Although "perplexed" by the attitude of Israel, President Sadat of Egypt seems to be committed almost indefinitely to continuing the peace process with the Israelis.
This is one of the impressions which emerged from the two days of talks between President Carter and Mr. Sadat during the latter's just-completed visit to the United States.
Next it will be turn of Israel's Prime Minister Menachem Begin to meet with Mr. Carter on ways of getting the stalled Egyptian-Israeli negotiations on Palestinian "autonomy" moving. One result of Mr. Begin's planned visit here next week is expected to be an agreement to intensify the autonomy talks, through meetings at the ministerial level, which could begin as early as the end of this month in Washington.
Two additional conclusions, emerge from the Sadat-Carter talks: (1) Mr. Carter's position on Palestinian autonomy is much closer to that of Mr. Sadat than it is closer to that of Mr. Sadat than it is to that of Mr. Begin, and (2) while professing that the Israelis have prevented fulfillment of provisions in the US-sponsored Camp David agreements relating to the Palestinians. Mr. Sadat is tying himself ever more tightly into an alliance with the United States.
President Carter revealed his similarity of views with President Sadat on the autonomy question in a dinner toast which he made at the White House on April 8. The President stressed that Prime Minister Begin was committed to granting the Palestinians "full autonomy."
President Sadat elaborated on his ever-growing ties with Washington when he told an ABC television interviewer April 9 that Egypt would offer the US "every facility" to reach the Persian Gulf in the event of a crisis requiring American military action.
Mr. Sadat had earlier agreed to the servicing of US fighter and radar planes during stopovers in Egypt.
President Carter, for his part, made a break with past policy last January when he decided to supply Egypt with sophisticated US weapons, including F-16 fighters. The Carter administration also is helping Egypt to revitalize its arms industry.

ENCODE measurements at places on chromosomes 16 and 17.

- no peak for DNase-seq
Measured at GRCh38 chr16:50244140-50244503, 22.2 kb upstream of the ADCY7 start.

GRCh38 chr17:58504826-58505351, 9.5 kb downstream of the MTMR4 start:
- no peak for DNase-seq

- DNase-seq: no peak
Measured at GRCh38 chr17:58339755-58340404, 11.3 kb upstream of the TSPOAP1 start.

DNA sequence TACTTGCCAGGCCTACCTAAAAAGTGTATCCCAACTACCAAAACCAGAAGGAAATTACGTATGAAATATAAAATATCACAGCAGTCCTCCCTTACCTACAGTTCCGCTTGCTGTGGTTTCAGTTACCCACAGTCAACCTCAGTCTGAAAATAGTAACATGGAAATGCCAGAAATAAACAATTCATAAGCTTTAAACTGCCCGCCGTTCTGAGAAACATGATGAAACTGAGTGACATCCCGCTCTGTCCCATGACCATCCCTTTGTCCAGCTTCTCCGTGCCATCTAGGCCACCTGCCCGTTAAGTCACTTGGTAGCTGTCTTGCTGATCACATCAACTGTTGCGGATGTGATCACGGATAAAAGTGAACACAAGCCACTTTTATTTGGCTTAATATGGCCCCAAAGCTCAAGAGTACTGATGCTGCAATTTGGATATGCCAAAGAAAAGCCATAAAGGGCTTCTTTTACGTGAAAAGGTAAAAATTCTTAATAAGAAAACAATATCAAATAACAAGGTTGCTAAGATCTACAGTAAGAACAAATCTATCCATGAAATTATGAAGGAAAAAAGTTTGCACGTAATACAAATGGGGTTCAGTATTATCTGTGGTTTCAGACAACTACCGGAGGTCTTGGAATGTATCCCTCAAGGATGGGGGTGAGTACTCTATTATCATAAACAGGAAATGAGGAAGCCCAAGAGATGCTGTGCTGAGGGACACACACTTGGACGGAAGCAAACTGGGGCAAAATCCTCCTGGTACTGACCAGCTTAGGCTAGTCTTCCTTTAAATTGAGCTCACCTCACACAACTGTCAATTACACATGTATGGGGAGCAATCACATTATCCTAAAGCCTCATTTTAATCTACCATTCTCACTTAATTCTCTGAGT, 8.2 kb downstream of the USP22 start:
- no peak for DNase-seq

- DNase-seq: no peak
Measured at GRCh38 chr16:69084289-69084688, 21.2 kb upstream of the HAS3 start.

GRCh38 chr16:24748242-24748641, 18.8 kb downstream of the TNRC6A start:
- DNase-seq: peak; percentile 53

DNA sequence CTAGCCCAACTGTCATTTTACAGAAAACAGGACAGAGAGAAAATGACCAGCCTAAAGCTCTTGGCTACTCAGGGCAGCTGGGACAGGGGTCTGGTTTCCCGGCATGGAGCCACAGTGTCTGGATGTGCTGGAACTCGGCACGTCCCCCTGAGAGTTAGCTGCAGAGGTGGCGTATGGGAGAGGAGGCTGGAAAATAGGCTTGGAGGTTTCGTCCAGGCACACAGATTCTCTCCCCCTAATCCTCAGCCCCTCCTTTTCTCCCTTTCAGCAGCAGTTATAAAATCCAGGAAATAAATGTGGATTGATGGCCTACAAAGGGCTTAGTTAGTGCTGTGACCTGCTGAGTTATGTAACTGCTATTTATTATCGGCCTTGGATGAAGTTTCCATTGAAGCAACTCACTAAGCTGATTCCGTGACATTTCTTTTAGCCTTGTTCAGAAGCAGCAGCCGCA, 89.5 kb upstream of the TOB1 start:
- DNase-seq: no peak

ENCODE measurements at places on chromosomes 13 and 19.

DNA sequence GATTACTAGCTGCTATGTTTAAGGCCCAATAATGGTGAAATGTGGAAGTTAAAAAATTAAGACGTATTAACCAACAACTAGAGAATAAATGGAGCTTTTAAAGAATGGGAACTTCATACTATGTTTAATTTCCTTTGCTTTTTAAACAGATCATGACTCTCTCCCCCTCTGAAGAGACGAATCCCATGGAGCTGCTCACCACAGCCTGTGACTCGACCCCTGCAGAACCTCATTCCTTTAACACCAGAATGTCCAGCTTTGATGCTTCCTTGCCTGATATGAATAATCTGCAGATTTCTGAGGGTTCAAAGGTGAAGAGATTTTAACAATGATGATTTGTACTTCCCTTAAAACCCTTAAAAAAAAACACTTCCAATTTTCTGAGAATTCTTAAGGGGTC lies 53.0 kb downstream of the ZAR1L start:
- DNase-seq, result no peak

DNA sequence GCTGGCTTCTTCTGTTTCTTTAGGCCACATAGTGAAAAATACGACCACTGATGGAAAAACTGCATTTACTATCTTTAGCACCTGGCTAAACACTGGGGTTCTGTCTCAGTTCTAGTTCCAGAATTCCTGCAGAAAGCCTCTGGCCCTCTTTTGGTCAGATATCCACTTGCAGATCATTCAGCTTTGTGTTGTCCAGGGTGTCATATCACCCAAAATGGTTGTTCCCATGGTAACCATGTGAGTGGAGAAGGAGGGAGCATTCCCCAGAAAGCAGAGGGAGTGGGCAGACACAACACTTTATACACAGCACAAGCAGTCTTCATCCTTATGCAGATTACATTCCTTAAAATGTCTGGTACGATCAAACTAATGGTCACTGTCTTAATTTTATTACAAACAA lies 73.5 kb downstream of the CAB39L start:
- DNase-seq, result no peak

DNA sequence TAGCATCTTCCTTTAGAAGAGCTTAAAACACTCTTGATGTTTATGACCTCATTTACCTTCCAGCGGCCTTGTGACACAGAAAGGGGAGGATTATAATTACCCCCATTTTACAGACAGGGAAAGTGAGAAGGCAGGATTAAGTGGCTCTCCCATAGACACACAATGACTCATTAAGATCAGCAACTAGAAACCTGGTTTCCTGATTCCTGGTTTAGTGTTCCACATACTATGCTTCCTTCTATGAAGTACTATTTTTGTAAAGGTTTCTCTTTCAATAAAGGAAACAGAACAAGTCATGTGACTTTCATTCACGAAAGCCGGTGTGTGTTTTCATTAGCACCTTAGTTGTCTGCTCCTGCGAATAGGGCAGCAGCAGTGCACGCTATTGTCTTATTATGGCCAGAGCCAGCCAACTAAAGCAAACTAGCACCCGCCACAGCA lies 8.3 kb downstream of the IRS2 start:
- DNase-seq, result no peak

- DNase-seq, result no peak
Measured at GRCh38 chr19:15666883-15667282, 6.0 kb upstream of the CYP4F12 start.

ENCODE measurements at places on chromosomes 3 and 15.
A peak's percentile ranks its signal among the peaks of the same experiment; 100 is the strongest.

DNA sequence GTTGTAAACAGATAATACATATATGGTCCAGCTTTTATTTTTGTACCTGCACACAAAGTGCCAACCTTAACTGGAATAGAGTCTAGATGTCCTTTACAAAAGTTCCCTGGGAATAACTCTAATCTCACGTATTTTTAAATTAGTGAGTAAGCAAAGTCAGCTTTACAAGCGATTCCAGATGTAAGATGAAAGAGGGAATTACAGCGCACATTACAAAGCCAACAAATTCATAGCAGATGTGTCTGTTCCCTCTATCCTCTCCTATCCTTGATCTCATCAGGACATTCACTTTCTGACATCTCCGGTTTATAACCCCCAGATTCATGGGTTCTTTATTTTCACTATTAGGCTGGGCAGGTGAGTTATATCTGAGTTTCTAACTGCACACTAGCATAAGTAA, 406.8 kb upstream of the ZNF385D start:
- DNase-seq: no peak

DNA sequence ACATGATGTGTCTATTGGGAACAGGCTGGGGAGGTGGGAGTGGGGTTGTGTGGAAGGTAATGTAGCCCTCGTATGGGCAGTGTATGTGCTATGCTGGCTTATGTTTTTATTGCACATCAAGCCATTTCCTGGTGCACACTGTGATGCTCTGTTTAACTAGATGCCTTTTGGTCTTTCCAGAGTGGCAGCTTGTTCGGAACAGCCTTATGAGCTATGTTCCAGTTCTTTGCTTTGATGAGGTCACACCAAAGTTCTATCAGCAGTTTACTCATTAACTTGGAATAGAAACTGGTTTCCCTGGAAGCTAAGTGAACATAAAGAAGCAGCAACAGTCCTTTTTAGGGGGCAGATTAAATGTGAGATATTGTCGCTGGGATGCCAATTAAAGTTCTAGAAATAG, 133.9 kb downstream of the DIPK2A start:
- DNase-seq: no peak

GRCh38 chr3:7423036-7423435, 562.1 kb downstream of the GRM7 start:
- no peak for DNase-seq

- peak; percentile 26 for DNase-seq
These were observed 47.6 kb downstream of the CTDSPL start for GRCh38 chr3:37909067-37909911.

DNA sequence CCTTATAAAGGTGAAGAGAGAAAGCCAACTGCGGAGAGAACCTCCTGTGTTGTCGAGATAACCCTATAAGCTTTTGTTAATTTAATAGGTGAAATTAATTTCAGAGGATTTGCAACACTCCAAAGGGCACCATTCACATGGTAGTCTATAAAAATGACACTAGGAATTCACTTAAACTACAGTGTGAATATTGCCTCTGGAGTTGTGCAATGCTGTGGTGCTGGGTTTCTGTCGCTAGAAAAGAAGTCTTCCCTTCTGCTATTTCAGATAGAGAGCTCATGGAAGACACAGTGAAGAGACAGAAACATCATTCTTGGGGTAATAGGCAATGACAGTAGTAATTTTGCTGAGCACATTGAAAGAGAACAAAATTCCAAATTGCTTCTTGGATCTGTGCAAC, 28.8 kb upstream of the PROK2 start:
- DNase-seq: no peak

One Middle East expert said that President Sadat is expected to offer the Americans an opportunity to "preposition" military supplies in Egypt for possible rapid movement in a crisis to the Gulf.
But Mr. Sadat remains opposed to the idea of permanent American bases being established in Egypt. His objection is apparently based on the assumption that such bases would offend nationalistic sentiment in Egypt and become a target for internal criticism.
President Sadat told NBC television on April 9 that he was "perplexed" by the attitude of Prime Minister Begin toward Palestinian autonomy and by Mr. Begin's continued insistence on establishing new Jewish settlements in the occupied Arab territories. ASked if the Israelis had been negotiating in good faith. Mr. Sadat said that "really they are not sticking to the spirit of Camp David."
Mr. Sadat was asked about the May 26 target date for creation of a "framework" for autonomy, and whether that date could be postponed.
"It will depend on the attitude of Israel," he responded. "If we can reach before the 26th or by the 27th a solution for the major problems and a problem or two needs some more time, then it is OK. But if by that time we don't reach anything, then it is really serious."
After 10 months of talks on autonomy, the main problems dividing Egypt and Israel revolve largely around the question of how much power is to be granted to more than 1 million Palestinians living on the occupied West Bank and in Gaza. The Israelis want to prevent any self-governing Palestinian authority from becoming so strong that it might eventually evolve into an independent Palestinian state. Such a state, they argue, would be PLO-dominated. Soviet-influenced, and dedicated to the destruction of Israel.
But some US and Egyptian officials fear that Assistant Prof. Mark Heller of Boston College may have been right when he wrote in a recent issue of the magazine Foreign Policy that the Palestinian administrative council envisaged by the Israelis might well be described as an entity responsible only for "maintaining antiquities and cleaning the streets."
The most difficult issue of all so far, according to Sol Linowitz, chief US negotiator on the Mideast, has been the question of voting rights for Palestinians living in Jerusalem. Other issues involve the control of land and water and Israel's right to move troops freely throughout the West Bank.